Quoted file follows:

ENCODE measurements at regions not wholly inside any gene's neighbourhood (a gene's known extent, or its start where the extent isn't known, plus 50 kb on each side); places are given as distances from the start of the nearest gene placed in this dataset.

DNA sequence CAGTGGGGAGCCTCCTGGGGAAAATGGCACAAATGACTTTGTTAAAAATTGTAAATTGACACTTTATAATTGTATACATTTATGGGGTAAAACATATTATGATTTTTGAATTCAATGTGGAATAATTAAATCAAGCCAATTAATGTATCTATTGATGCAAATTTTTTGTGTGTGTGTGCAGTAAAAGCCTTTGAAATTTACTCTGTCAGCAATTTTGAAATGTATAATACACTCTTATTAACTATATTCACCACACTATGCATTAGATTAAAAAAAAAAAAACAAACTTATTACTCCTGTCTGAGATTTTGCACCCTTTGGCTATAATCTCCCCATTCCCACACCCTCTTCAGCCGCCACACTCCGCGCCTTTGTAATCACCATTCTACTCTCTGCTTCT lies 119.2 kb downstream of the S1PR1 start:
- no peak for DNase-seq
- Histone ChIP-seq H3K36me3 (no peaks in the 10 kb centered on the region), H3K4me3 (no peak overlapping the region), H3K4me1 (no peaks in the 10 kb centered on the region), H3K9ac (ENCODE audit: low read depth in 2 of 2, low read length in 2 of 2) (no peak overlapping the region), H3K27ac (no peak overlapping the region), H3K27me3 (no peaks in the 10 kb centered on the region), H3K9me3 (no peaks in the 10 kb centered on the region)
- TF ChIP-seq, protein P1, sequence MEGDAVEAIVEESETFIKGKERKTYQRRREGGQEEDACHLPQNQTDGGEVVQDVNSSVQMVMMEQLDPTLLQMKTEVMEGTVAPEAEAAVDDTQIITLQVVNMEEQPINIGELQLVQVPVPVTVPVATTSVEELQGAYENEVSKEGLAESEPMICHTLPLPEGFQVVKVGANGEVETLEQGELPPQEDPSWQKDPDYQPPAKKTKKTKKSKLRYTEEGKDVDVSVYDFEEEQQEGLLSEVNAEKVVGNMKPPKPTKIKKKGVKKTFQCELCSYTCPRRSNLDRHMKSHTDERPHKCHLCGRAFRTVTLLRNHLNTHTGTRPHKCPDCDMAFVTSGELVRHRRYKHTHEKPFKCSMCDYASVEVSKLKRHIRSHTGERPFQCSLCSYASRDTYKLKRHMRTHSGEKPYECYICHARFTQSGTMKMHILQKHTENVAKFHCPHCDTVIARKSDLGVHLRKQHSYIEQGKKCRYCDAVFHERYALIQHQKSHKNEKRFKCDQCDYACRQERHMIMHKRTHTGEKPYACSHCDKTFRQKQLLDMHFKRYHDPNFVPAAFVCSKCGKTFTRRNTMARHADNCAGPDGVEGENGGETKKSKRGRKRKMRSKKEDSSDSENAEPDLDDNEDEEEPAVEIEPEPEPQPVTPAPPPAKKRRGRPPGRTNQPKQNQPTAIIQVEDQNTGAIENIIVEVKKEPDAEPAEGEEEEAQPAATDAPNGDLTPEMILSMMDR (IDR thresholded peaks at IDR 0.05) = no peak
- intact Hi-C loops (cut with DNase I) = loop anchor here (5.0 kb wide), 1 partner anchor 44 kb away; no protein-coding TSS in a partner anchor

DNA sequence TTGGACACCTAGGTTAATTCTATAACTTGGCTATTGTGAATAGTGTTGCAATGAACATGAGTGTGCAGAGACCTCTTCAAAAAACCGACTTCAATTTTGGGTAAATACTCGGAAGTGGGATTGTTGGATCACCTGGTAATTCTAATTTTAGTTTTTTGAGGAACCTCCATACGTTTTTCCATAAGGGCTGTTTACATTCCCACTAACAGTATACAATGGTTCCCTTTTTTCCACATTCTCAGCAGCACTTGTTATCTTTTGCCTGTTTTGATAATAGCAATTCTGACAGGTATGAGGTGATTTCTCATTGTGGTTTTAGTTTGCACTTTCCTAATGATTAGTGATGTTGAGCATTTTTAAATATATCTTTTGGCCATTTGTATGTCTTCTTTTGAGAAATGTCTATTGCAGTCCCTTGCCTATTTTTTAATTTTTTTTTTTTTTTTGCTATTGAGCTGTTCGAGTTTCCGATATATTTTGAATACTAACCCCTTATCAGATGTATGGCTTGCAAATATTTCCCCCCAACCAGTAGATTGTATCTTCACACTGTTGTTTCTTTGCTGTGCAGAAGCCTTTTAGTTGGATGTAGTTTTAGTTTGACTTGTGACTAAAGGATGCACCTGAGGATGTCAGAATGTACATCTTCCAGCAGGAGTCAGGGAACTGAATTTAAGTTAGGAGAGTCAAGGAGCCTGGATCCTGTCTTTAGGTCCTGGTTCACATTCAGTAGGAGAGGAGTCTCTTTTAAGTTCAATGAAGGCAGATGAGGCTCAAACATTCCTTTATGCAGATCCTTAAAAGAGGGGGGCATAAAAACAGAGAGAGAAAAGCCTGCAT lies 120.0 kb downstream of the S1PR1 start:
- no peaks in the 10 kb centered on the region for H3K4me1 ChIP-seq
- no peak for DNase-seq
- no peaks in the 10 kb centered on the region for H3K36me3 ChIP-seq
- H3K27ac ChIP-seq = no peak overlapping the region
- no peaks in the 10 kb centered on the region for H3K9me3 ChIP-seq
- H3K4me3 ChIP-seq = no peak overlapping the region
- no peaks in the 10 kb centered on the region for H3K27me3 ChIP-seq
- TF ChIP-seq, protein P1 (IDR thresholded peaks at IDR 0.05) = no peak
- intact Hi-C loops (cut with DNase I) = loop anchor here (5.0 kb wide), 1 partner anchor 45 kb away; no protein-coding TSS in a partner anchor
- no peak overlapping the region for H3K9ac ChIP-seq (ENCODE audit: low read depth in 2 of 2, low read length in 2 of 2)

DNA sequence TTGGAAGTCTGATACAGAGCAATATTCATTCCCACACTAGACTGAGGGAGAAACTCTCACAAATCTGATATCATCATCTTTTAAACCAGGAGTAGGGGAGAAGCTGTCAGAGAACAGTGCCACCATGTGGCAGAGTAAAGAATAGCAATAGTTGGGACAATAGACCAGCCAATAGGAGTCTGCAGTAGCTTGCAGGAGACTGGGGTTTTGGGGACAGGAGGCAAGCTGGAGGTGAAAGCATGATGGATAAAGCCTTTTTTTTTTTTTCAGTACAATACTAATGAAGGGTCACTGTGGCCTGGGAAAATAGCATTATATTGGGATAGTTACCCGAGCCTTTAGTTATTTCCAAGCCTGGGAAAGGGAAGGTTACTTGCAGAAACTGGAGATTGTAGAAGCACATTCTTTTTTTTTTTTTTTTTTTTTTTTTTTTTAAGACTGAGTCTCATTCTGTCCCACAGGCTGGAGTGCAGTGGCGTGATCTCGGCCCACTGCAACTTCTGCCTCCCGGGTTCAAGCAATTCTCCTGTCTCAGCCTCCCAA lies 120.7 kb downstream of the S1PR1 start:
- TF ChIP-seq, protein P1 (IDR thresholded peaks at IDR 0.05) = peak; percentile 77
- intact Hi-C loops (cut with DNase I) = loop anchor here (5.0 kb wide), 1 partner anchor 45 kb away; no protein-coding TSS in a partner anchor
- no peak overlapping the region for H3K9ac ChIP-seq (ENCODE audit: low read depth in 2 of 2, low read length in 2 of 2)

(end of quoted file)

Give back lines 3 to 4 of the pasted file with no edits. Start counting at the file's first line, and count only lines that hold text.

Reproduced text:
- no peak for DNase-seq
- Histone ChIP-seq H3K36me3 (no peaks in the 10 kb centered on the region), H3K4me3 (no peak overlapping the region), H3K4me1 (no peaks in the 10 kb centered on the region), H3K9ac (ENCODE audit: low read depth in 2 of 2, low read length in 2 of 2) (no peak overlapping the region), H3K27ac (no peak overlapping the region), H3K27me3 (no peaks in the 10 kb centered on the region), H3K9me3 (no peaks in the 10 kb centered on the region)